Saturday, August 20, 2016

Serial Saturday: "The Clan of Outcasts" Part 3--Memory

Zayra Adassa, "The Queen"

 Part 3

White flames; searing pain, pulsing through her body, from her spine to the tips of her extremities, and then—
Nothing. Blackness enfolded her, absorbed her till there was nothing left but black all the time. In this blackness, a voice spoke.
What was this language? The sound of it was both familiar and befuddling.
She felt it pulling at her, compelling her to respond—but how? She knew that word... Didn't she?

"Zayra, it's time to wake up now. Open your eyes."
The blackness receded, softening to a gentle red-orange shade. Her eyes; did she have eyes? She felt her head rocking back and forth, her arms waving till they connected with something strong and gentle and human. Finally, the red shades parted to fill her vision with fierce light, golden this time. She squinted against it, a sharply inhaled hiss escaping her lips. She tried again, this time willing her eyes to remain open long enough to adjust.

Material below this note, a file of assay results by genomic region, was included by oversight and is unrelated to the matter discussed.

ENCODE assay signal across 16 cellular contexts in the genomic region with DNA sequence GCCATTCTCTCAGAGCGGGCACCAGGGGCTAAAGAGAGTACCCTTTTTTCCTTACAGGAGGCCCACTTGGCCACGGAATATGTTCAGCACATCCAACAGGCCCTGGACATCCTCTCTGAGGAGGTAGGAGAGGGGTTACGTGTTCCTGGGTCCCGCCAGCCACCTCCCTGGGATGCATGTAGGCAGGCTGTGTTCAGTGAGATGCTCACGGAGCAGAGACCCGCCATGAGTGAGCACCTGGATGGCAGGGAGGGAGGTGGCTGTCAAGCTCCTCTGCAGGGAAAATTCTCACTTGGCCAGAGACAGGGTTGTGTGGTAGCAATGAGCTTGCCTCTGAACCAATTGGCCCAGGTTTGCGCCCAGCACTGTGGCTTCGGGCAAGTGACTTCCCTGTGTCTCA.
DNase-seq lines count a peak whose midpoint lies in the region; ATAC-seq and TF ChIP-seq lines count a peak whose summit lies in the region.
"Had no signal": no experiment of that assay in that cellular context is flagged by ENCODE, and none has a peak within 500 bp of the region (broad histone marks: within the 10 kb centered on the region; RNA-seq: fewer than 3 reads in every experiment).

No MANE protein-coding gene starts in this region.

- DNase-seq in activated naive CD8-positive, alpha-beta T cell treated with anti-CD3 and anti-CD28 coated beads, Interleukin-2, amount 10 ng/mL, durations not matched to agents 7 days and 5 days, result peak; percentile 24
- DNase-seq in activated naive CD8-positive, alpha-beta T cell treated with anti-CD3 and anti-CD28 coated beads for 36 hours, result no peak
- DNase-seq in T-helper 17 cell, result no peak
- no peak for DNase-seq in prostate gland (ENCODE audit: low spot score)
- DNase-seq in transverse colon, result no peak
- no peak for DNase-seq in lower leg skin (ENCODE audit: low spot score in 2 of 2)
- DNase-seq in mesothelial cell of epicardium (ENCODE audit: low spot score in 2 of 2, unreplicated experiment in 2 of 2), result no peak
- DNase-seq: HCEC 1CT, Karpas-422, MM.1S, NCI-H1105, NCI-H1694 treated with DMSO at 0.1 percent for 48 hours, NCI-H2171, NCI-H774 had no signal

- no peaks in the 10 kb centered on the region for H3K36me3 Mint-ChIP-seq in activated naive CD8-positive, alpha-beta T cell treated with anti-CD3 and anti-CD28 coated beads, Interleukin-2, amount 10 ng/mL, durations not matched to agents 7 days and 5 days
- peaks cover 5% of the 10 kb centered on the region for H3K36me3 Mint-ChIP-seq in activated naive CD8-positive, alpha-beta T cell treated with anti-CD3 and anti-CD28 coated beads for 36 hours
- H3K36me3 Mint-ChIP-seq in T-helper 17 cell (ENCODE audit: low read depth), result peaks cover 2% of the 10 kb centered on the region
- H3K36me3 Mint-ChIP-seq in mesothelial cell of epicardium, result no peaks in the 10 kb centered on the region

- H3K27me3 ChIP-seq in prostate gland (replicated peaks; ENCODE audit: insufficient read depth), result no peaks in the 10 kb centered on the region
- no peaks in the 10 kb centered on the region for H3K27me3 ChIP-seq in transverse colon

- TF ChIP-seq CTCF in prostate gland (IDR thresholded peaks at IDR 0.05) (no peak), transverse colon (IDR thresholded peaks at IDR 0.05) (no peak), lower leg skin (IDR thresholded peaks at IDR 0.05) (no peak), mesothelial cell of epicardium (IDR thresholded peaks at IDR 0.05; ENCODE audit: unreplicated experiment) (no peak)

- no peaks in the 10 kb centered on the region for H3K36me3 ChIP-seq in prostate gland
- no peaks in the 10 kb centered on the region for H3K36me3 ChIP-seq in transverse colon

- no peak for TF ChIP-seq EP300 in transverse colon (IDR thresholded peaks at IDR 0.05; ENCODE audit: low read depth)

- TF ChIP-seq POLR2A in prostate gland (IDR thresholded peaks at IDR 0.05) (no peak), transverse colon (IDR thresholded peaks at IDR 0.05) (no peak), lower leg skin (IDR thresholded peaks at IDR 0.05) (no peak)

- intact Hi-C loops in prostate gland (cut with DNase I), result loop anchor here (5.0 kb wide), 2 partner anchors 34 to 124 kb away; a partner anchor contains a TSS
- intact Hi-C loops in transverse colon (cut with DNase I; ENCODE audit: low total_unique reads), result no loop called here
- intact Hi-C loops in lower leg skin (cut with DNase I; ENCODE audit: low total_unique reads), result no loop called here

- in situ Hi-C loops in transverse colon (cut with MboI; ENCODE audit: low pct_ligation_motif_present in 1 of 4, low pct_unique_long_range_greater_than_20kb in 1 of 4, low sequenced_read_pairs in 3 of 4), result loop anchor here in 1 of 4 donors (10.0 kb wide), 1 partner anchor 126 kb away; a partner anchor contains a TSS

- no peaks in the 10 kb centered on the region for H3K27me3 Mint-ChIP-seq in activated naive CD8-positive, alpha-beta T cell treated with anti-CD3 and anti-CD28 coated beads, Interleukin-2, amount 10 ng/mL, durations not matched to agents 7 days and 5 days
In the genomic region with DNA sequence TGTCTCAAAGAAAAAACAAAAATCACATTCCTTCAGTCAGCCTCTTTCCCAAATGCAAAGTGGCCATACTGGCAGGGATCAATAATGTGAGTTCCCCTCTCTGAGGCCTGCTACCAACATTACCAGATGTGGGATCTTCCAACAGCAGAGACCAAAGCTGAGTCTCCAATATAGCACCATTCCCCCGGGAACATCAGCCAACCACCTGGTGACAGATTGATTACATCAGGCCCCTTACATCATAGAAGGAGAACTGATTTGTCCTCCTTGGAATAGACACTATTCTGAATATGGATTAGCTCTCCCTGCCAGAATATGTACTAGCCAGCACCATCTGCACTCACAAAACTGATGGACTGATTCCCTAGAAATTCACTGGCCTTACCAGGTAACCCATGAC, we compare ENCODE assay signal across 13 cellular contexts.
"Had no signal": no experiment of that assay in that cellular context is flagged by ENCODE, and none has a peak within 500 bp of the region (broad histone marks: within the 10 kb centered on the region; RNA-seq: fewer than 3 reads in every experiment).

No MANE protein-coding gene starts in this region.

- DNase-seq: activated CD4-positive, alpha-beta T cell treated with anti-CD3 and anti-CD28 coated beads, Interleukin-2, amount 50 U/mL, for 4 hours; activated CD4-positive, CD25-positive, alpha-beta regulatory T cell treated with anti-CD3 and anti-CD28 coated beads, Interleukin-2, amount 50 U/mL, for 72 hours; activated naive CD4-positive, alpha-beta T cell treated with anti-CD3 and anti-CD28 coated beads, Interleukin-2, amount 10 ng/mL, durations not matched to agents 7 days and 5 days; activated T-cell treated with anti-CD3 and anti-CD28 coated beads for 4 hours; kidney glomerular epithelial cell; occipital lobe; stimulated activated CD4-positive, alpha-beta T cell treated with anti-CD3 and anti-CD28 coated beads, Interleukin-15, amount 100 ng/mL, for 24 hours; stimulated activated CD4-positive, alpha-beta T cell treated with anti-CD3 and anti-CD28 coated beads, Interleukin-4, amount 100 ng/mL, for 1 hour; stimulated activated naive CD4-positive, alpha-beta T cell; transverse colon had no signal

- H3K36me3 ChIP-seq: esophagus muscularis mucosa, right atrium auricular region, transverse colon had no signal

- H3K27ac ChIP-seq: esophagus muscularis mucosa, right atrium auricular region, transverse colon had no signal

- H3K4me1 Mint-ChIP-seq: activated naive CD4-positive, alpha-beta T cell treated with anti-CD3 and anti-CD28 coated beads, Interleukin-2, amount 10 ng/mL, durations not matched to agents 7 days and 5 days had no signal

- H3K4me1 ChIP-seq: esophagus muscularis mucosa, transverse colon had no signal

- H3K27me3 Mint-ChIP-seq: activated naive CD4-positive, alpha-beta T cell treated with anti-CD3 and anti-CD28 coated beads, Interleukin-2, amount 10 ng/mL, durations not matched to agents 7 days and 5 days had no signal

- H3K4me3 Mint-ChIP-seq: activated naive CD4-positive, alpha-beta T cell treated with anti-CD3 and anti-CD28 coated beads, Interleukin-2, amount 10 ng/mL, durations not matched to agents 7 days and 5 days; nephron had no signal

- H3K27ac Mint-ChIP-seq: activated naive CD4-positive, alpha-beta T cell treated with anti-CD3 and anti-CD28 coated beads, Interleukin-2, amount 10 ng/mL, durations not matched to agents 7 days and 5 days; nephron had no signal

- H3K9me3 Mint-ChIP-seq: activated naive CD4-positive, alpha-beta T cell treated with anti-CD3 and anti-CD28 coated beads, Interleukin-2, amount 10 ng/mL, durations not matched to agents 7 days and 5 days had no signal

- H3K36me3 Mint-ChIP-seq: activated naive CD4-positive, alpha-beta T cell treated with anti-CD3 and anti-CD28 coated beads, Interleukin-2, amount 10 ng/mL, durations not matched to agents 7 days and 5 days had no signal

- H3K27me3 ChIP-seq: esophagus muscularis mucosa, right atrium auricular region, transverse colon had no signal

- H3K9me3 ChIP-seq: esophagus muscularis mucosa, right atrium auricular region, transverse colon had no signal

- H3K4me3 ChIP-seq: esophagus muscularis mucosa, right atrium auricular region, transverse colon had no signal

She lay in a magnificent bed, dressed in rich, silks with many fluffy pillows supporting her. Many strange people stood around her bed, watching her with faces full of anxiety, their arms anchored respectfully. 
A man stood next to her, dressed in resplendent silver robes. "Mistress Zayra," he said. "You have been asleep a long time, my dear; how do you feel?"
Zayra—could it be that was her name? She opened her mouth to make words, just as the man did. "I feel..." What words went with the vast emptiness inside her?
"Do you feel any pain?" The man prompted.
Pain? Such as the torture she had undergone before the blackness? 
"No," she said. Nothing she could conceive of could ever come close to approaching such agony as that, to be classified "pain."
"Do you know where you are?" He asked.
That was a silly question. "I am in a bed," she retorted—and then, because it felt like the right thing to do, added, "idiot."
The man's eyebrows lifted away, sending small ripples through his brow.
"Do you remember who I am?" He asked.
The more she looked at him, the more Zayra felt the churning revulsion well up within her. "Why would I, fool?" She spat. "I cannot even recall who I am!" 
The look of keen interest and vague amusement on his face was beginning to annoy her. Why did she despise this man so?
"If I may tell you—"
"Do so at once."
"Ahem! You are Zayra Adassa, Queen of The Realm. I am Doctor Midan, and you called me in because you wanted to be beautiful again."
Beautiful again... It certainly sounded like a worthy goal.